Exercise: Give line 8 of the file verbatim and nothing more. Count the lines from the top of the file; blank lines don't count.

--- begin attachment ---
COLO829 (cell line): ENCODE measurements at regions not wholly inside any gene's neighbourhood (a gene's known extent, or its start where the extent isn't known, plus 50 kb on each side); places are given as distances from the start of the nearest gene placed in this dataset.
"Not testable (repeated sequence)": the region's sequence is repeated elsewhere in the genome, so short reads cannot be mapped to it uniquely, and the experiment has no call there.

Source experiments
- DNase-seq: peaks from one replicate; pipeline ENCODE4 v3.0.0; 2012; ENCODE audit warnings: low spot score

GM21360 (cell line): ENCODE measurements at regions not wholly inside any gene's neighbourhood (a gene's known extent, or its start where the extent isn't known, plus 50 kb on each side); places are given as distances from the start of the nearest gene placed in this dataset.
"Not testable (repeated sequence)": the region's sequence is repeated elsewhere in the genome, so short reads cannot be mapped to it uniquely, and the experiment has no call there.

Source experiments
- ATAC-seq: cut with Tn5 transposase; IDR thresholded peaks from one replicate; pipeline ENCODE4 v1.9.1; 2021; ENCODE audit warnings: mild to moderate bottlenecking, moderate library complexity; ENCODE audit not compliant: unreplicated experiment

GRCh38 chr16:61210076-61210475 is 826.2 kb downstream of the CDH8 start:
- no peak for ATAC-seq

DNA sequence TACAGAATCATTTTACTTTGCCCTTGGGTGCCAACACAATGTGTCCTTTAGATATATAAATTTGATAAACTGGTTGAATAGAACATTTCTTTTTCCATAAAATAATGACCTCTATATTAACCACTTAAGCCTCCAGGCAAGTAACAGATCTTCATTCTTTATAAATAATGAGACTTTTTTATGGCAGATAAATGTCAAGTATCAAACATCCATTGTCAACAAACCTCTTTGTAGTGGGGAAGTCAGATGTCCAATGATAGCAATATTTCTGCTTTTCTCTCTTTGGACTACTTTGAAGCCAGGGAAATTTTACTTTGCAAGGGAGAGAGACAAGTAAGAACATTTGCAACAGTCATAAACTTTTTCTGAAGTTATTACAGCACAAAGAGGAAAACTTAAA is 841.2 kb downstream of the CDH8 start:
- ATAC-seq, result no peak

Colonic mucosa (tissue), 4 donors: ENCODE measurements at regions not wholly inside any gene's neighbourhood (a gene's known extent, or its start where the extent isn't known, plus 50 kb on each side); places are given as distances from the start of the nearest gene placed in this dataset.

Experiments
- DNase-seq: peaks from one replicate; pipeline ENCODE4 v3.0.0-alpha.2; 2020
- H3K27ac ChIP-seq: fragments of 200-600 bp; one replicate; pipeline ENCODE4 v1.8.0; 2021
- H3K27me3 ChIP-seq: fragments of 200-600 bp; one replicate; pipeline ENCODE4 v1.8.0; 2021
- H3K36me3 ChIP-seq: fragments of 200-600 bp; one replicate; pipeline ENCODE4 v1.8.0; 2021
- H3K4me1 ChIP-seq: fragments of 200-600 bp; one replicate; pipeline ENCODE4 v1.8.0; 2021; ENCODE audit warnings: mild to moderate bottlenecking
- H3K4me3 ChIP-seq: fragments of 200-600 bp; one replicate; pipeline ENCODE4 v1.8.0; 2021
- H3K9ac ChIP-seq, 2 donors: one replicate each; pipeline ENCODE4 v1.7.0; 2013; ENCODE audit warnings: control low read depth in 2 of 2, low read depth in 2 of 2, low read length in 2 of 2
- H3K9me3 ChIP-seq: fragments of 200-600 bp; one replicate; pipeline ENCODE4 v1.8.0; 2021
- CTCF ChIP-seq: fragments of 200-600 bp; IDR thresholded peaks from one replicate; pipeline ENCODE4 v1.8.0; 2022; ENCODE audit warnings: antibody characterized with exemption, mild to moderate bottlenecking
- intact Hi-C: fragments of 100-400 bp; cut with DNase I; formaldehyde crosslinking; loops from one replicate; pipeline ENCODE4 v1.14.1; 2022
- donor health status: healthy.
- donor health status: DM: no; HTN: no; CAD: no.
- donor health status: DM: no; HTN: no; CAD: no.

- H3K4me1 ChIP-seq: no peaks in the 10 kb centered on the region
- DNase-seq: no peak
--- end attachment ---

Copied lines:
- ATAC-seq: cut with Tn5 transposase; IDR thresholded peaks from one replicate; pipeline ENCODE4 v1.9.1; 2021; ENCODE audit warnings: mild to moderate bottlenecking, moderate library complexity; ENCODE audit not compliant: unreplicated experiment